Mumbai: Hailing the consistently top-notch show by the current lot of Indian shuttlers, badminton legend Nandu Natekar endorsed another great Prakash Padukone's oft-held view that the racquet sport is going through the golden era in the country.
"Very true, that it's the golden era of the Indian badminton. It's so pleasing to see the names of the Indian girls in focus, and even the men, instead of Chinese, Thais and Malaysians (as was the case in the past).
"It's a tremendous achievement and they deserve all the kudos," said the first Indian to win a badminton title overseas in 1956.
Natekar was speaking at the Legends Club felicitation function to herald his 85th birthday at the Cricket Club of India on Saturday evening.
Comparing the strong points of the two top Indian women shuttlers, 2016 Olympic silver medalist PV Sindhu and 2012 Olympic bronze winner Saina Naiwal, he said, "Sindhu uses her height to her advantage. Saina is a great fighter."
Natekar, who made it to the quarter-finals of the then unofficial All-England Championship in 1954 in his only appearance in the prestigious tournament, described the country's top male shuttler Kidambi Srikanth as "a class player".
He said badminton, over the years, has "progressed by leaps and bounds in speed, commitment and fitness levels of the players".
"I once watched Wong Peng Soon (former All England champion of Singapore and his idol) play a match here and then make five rounds of the ground and (I too) tried to do the same, but could not finish even one lap," he said in a light-hearted manner.
Looking back at his glittering career that started in 1951 and ended in 1965, the shuttle legend, who bagged the maximum number of votes in 1954 in a newspaper survey about the most popular sportsperson even edging out cricket icon Vinoo Mankad, who came second, said he was a self-taught man.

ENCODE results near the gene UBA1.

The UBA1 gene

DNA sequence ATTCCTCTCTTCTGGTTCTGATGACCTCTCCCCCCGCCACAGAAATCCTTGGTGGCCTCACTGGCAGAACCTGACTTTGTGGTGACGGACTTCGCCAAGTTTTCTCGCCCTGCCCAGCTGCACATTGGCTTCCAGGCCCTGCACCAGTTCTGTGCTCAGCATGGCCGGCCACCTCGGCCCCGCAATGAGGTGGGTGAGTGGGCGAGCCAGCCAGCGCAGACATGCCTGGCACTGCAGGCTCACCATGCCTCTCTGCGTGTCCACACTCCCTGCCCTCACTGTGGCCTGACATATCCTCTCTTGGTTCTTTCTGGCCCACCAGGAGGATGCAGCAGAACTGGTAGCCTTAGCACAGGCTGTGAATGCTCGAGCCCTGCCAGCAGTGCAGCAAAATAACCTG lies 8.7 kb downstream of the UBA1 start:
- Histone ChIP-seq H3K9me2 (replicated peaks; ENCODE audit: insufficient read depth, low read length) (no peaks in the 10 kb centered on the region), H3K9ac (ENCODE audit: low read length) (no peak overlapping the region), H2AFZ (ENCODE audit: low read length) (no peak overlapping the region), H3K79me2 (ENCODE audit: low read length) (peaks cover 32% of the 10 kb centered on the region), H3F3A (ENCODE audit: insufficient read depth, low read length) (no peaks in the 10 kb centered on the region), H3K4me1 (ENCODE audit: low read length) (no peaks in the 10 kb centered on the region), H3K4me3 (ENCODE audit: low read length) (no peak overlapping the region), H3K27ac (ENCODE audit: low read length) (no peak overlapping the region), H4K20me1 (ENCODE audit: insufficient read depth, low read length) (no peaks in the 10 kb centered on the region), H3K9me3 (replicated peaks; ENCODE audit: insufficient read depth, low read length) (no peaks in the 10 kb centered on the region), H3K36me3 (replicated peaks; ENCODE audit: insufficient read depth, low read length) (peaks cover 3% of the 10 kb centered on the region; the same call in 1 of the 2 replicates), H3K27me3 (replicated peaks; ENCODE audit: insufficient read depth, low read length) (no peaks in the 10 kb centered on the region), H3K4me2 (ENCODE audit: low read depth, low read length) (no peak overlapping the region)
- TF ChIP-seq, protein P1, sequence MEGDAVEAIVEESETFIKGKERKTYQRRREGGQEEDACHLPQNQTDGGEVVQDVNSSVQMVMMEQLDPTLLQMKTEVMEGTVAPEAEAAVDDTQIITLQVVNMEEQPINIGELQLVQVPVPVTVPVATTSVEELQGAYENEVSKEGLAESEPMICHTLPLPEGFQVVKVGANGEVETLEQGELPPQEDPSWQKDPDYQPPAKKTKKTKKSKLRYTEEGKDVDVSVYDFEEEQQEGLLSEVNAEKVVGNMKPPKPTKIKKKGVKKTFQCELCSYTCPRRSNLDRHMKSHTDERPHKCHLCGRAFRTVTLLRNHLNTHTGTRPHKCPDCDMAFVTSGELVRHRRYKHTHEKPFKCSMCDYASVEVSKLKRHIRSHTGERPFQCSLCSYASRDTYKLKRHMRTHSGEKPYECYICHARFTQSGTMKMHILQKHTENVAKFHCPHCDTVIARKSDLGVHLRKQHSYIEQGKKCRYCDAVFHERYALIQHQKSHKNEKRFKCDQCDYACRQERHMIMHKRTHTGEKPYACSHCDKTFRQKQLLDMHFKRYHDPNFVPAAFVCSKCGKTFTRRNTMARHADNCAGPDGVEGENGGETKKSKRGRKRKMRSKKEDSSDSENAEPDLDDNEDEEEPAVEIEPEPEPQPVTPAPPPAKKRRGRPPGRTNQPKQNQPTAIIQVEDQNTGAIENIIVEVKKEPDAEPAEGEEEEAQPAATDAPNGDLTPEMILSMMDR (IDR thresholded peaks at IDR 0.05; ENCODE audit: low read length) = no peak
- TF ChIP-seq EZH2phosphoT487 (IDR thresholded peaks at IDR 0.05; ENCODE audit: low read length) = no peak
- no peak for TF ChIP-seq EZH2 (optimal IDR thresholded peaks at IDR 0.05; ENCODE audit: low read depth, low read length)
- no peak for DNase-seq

"I was never coached. I learned watching others playing. You should keep on watching (others play)," remarked Natekar, who won six national men's singles titles, as many doubles titles and five mixed doubles crowns an unparalleled feat.
Natekar was the recipient of the Arjuna Award in the year of its inception in 1961 but strangely was never considered for the Padma awards and never got one too.
"I never thought about it (not getting Padma award). I used to forget about my matches soon after they got over and concentrated on music," declared the Sangli-born great, who now lives in Pune with son and ex-national tennis champion, Gaurav, and his family.
Anil Pradhan, a former national men's doubles champion and coach of former top woman shuttler Aparna Popat, in his keynote address, acclaimed the classical style of play of not only Natekar but another former great late Suresh Goel and their on-court rivalry.
"It was like a 'jugalbandi' (collaboration) what Natekar played was replicated a few shots later by Suresh. Both were very good in anticipating the rival's strokes," said Pradhan.
Pradhan also touched upon a statistical point that Maharashtra has not produced a national champion in men's singles other than Natekar and Rajeev Bagga (1991).
"There were 13 national junior boys' champions in this period but none went on to win the seniors' title. In contrast, out of 12 junior girls' champions, eight became national women's singles champions too," noted Pradhan.